316L / Stainless Steel | Intamet Ltd
316L is a type of stainless steel with low carbon content, good corrosion resistance, and high strength.
It is commonly used in medical implants, marine equipment, and chemical processing.
316L is a type of stainless steel that is known for its excellent corrosion resistance and strength. It is commonly used in a variety of applications, including medical implants, marine equipment, and chemical processing.
One of the key characteristics of 316L is its low carbon content. This gives the steel a higher resistance to intergranular corrosion, which can occur when the steel is heated to high temperatures. Additionally, the low carbon content also makes it less prone to sensitisation, which is a phenomenon that can lead to corrosion in certain environments.
Another important feature of 316L is its high resistance to corrosion in a wide range of environments, including both fresh and salt water, as well as most chemicals. This makes it ideal for use in marine and chemical processing applications.
316L is also used in a variety of medical applications, particularly in surgical implants. The steel's biocompatibility, strength, and corrosion resistance make it well suited for use in the human body.
316L is strong and flexible, making it ideal for various manufacturing and construction uses.
316L is a strong and versatile material with low carbon content. It is highly resistant to corrosion and can be used in many different applications.
Physical & Mechanical Properties of 316L
- Density: 8.0 g/cm3
- Melting Point: 1454 - 1538°C (2650 - 2800°F)
Mechanical Properties (Annealed condition)
- Tensile Strength: 515 MPa (75 ksi)
- Yield Strength: 205 MPa (30 ksi)
- Elongation: 40%
- Hardness (Brinell): 217
- Modulus of Elasticity: 193 GPa (28 x 106 psi)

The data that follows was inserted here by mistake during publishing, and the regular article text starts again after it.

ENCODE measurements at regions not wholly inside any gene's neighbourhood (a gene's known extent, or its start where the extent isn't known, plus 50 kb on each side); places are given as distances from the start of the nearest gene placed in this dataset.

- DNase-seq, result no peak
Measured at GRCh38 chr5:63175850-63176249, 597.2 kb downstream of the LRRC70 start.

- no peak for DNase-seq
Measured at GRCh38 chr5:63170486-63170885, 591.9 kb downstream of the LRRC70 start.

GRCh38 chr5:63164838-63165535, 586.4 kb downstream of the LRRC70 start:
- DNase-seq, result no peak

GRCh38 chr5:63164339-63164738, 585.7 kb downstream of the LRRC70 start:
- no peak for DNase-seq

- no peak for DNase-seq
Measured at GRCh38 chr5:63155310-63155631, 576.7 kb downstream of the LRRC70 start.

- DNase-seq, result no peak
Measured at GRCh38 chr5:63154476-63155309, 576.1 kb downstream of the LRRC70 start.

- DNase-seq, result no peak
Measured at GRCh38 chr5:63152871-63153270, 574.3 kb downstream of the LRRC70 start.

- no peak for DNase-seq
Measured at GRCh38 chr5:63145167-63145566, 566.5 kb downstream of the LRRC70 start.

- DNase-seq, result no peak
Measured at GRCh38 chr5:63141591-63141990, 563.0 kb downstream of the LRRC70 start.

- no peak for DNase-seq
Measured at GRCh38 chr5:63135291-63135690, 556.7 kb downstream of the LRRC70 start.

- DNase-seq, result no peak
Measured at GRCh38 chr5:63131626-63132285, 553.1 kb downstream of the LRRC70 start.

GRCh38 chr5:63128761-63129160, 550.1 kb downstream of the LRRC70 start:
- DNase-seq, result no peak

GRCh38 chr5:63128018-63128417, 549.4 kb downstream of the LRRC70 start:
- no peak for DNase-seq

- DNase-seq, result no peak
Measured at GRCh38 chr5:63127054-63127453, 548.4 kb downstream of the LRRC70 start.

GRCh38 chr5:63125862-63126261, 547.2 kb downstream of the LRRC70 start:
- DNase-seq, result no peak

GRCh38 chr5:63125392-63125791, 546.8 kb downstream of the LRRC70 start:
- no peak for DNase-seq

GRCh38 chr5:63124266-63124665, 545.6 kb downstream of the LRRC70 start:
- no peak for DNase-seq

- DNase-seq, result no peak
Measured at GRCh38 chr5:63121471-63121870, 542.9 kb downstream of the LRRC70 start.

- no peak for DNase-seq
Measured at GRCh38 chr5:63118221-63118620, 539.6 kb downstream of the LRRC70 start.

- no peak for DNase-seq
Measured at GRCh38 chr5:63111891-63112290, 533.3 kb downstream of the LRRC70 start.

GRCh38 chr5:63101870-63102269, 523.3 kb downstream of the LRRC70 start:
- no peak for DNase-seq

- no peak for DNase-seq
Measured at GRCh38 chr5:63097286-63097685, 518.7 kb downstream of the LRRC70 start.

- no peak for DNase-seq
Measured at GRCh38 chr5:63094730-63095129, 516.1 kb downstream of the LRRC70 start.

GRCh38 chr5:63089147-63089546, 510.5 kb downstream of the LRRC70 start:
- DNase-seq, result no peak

The above properties can change depending on the condition, heat treatment or cold work. 316L stainless steel is commonly used for making strong equipment and structures due to its good forming and welding properties.
Chemical Composition of 316L
The chemical composition of 316L stainless steel typically includes:
- Carbon (C): 0.03% max
- Manganese (Mn): 2.00% max
- Silicon (Si): 1.00% max
- Chromium (Cr): 16.00-18.00%
- Nickel (Ni): 10.00-14.00%
- Molybdenum (Mo): 2.00-3.00%
- Phosphorus (P): 0.045% max
- Sulfur (S): 0.030% max
- Nitrogen (N): 0.1% max
- Iron (Fe): balance
Please note that the above composition is just a general representation and it may vary slightly depending on the manufacturer or the standard used.
316L stainless steel can have different properties based on its composition and manufacturing process, but typically it has certain properties.
Variants of 316
There are different types of 316 stainless steel made for specific uses or to enhance certain material qualities. Some of the most common variants include:
- 316Ti: This variant of 316 is alloyed with titanium to improve its resistance to corrosion, particularly in environments with high temperatures and high concentrations of chlorides.
- 316L: This variant of 316 is low carbon, for improved resistance to intergranular corrosion and improved welding characteristics
- 316H: This variant of 316 is a high carbon version, which improves its strength and hardness. It is often used in high-stress applications such as valves and pumps.
- 316LN: This variant of 316 is nitrogen-alloyed to improve its strength and toughness. It is often used in high-stress applications such as aerospace and nuclear power plants.
- 316F: This variant of 316 is free-machining, with added sulfur, it is often used in the manufacture of gears, bearings, and other precision components.
- 316L Mod: This variant of 316 is modified to improve its machinability. It is often used in the manufacture of gears, bearings, and other precision components.
- 316L-Si: This variant of 316 is alloyed with silicon to improve its resistance to corrosion and oxidation. It is often used in high-temperature applications such as furnace components and heat exchangers.
Please note that the above variants are just a general representation, and other variants exist to meet specific requirements, such as 316L-Mo for improved resistance to pitting and crevice corrosion, 316L-Cu for improved resistance to stress corrosion cracking.